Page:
Friday, December 17

Cults of Personality

Quotes from the Economist
DPRK (North Korea)
Chaperones escort foreign visitors everywhere, lying constantly. "This shop is empty because it's a holiday." "The lights have gone off because it makes a more romantic atmosphere for dinner." "The Americans started the Korean war." And so on. A Chinese diplomat in Pyongyang once begged your correspondent to linger for tea, explaining that, bored witless, he had to talk to someone who would not keep praising the Kims for the sunshine.
When the Chinese get tired of hearing your propaganda, you've gone a bit overboard. The worse part is that these people don't believe they're lies. They have lost all sense of what the truth is.
Presidents-for-life are passé in most places, but not in North Korea, where the Dear Leader's father, the country's founding tyrant, was declared "eternal president" after his death in 1994.
North Korea is the ultimate socialist system. The state has even replaced God!
they proclaimed a uniquely Korean ideology of juche, or self-reliance
Ha, that's a rich one. Twenty-five percent of the DPRK's population survives solely on foreign aid.
In the camps, prisoners have to memorise rules such as "Adore Kim Jong Il with all your heart," and informers report disloyal sleep-talk, which is punishable by death.
What a sick society! It can't be much longer before that house of cards collapses, and if it doesn't, we should give it a push.
Nationalism can elide into that other powerful emotion, hatred, and despots like the Kims make sure to push it that way. A foreign enemy makes it easier to demand unity and obedience. That is why, in maths classes, North Korean children are taught to add and subtract by totting up, and taking away, numbers of dead American soldiers.
That speaks for itself.
His other strategy is to seek nuclear weapons, presumably in the hope that foreigners will take him seriously and buy him off. But that will not protect him from his own people, who will surely demand one day to join the other, richer, freer Korea to the south, just as the East Germans wanted to rejoin West Germany. For now, no one wants to be the first to drop the charade of Dear Leader-worship. But as Nicolae Ceausescu discovered in Romania, the first jeer can swiftly become a revolution.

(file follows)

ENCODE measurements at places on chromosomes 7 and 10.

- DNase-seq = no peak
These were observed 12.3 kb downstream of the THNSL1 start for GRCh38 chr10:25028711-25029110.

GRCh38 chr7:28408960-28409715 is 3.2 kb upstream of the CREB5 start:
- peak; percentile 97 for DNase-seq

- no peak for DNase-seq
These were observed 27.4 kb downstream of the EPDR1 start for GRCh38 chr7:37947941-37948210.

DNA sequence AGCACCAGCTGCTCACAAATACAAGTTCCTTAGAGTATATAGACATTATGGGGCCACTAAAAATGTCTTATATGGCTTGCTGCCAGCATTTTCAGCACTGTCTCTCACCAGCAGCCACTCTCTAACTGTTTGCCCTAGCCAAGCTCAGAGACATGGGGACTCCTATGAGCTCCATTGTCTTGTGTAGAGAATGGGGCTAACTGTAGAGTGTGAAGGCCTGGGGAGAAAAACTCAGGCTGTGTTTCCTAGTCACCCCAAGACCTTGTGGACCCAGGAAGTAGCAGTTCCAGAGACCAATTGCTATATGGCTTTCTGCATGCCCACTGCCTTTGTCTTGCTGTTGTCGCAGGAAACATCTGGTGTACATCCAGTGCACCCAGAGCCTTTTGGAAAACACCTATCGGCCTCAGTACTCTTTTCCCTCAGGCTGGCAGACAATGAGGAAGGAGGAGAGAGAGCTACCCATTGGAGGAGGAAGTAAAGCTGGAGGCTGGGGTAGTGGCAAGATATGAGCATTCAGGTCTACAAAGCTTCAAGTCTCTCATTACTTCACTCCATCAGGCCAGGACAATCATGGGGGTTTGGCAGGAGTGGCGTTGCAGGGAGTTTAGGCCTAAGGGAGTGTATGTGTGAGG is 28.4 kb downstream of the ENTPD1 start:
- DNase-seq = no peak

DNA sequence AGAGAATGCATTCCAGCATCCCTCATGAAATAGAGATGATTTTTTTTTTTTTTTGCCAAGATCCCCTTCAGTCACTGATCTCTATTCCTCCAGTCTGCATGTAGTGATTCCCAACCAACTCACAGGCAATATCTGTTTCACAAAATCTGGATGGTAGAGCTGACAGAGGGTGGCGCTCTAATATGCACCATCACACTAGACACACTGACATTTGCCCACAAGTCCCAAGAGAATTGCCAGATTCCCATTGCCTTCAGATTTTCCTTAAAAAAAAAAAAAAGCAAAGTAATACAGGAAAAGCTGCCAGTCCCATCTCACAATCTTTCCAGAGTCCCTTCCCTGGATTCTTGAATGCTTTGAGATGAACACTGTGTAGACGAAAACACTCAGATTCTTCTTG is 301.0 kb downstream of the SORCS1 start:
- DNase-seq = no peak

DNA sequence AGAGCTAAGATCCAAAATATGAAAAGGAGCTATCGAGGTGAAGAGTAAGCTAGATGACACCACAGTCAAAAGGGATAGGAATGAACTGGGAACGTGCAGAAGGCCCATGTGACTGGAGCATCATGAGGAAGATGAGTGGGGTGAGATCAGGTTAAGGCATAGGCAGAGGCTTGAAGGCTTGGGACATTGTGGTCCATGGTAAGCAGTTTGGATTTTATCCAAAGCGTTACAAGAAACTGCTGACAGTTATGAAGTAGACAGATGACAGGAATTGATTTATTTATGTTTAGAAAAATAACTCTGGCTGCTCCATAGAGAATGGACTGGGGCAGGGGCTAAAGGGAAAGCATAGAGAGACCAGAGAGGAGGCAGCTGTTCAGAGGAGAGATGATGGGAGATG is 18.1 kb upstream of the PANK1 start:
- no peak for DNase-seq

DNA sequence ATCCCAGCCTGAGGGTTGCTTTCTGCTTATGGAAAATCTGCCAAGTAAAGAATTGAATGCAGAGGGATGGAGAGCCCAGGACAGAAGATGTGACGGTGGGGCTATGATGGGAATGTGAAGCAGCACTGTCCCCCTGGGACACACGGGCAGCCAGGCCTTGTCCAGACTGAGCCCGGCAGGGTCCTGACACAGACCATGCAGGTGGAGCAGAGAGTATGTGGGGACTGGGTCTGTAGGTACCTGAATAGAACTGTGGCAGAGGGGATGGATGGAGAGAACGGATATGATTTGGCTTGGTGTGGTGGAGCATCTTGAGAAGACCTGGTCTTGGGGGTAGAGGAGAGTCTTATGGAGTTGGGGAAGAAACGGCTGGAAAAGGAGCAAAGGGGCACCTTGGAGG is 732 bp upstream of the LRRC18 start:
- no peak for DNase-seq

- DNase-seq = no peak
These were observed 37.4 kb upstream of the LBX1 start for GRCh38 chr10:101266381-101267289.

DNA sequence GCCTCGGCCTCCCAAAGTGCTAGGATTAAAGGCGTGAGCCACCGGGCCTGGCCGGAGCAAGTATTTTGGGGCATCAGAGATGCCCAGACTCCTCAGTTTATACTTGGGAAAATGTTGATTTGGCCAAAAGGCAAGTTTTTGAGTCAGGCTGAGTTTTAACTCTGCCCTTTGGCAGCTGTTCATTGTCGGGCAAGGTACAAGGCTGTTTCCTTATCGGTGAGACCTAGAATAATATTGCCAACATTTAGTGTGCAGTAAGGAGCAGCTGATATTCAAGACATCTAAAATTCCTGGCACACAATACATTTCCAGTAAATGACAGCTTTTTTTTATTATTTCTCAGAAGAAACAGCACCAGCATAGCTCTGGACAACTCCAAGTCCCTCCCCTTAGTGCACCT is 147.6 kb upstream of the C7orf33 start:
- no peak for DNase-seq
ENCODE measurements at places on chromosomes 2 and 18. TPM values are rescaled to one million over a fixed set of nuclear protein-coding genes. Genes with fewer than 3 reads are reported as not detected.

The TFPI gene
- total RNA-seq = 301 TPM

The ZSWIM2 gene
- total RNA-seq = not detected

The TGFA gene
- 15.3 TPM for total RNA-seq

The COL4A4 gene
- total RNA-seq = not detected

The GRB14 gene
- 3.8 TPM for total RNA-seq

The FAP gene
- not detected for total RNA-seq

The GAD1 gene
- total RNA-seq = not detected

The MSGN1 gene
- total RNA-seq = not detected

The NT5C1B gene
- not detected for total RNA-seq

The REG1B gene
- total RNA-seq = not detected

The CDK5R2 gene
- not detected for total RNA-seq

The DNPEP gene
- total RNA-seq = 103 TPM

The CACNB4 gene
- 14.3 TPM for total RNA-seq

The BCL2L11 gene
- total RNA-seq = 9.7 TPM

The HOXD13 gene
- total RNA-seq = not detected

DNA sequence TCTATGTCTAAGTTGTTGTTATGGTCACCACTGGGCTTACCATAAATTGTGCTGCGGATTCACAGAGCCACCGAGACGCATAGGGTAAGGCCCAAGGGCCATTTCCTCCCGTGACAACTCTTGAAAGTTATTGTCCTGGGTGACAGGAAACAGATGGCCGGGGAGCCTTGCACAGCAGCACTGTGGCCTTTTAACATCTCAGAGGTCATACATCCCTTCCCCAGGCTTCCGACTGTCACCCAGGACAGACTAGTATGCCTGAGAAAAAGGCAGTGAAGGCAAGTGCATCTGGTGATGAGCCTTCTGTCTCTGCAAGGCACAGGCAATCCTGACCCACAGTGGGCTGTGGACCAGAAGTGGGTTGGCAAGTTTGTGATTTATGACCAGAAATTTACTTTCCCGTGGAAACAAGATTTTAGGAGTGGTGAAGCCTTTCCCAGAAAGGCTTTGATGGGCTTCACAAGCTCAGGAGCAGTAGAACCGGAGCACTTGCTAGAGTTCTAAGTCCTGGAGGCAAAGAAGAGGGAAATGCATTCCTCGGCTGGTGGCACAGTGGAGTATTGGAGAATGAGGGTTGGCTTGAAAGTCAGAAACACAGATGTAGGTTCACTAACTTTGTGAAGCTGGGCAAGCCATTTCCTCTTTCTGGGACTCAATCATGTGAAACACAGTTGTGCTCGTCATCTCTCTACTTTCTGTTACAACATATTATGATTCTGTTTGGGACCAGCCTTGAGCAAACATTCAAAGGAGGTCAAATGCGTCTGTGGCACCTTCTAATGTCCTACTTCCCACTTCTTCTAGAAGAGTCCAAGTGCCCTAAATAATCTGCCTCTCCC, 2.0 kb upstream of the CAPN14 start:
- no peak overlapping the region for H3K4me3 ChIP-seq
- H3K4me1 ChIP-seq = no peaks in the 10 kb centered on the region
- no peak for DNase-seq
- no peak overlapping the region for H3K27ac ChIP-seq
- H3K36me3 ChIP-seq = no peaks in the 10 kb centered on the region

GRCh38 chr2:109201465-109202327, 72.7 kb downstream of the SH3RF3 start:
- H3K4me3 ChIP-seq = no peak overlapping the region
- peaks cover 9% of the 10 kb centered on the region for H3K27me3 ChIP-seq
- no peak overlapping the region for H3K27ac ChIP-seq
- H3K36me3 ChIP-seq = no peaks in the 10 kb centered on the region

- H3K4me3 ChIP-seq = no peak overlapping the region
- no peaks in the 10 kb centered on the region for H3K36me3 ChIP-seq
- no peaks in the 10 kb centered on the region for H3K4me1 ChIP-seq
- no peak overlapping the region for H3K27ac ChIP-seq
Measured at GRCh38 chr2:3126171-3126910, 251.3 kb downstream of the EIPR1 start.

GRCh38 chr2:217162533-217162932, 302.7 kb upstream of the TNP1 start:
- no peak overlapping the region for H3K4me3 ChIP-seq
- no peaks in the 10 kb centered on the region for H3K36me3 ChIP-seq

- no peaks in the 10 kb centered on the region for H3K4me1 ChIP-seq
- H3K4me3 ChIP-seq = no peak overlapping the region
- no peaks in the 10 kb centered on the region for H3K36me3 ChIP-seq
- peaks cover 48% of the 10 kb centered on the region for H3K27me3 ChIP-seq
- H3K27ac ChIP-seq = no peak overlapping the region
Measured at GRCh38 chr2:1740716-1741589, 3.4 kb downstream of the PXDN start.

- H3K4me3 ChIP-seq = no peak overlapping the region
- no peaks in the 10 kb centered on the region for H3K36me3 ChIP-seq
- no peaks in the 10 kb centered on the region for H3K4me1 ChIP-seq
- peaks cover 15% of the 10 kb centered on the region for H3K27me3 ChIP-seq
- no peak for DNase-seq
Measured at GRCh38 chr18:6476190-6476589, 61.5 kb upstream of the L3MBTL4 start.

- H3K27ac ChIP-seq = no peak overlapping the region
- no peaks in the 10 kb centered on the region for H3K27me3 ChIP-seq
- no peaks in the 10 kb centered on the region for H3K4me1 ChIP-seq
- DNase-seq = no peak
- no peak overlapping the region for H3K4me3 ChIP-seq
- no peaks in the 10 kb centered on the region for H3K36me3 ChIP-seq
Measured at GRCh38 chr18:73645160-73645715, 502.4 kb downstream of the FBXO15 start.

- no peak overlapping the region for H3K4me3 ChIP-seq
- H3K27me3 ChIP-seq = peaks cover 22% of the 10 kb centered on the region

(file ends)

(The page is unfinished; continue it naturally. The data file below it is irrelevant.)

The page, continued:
Kim must have forgoten. The President of the United States is George Bush. He won't be making any deals to pay off the DPRK.

Turkmenistan, a country of 5m people in Central Asia, is not as shackled as North Korea, but the locks are clicking. It used to be a Soviet vassal state, ruled by a Moscow stooge called Saparmurat Niyazov. When the Soviet Union collapsed, Mr Niyazov deftly reinvented himself as a Turkmen patriot, the "Turkmenbashi" or father of all Turkmen. He banned all opposition, declared himself president-for-life and erected golden statues of himself everywhere, including one in Ashgabat, the capital, which revolves with the sun.
Mr Niyazov has renamed months of the calendar after members of his family,
The greatest sin in every religion: Pride
A collection of his thoughts on philosophy, ethics and Turkmen culture, the “Rukhnama” (“Book of the Soul”), forms the basis of the school curriculum. Even to pass a driving test, his subjects must show their knowledge of this “sacred” text.
[Mr Niyazov] keeps mosques under state control and puts a copy of the "Rukhnama" next to the Koran in every one.
OBL should take his jihad there. Talk about breaking the tenants of Islam. This guy is making himself a God.

Togo's ruler, Gnassingbé Eyadéma, is the least revolting of the three, but has been around the longest. A former wrestling champion, Mr Eyadéma seized power in a coup in 1967, when he was 29. He has held on to it through a mixture of guile, force and French support.
The French supported a dictator? That's never happened before.
Be reassured, Eyadéma,
You were crowned by God!
Be reassured, Eyadéma,
The people are behind you!

He sings that to himself every night. I'm sure.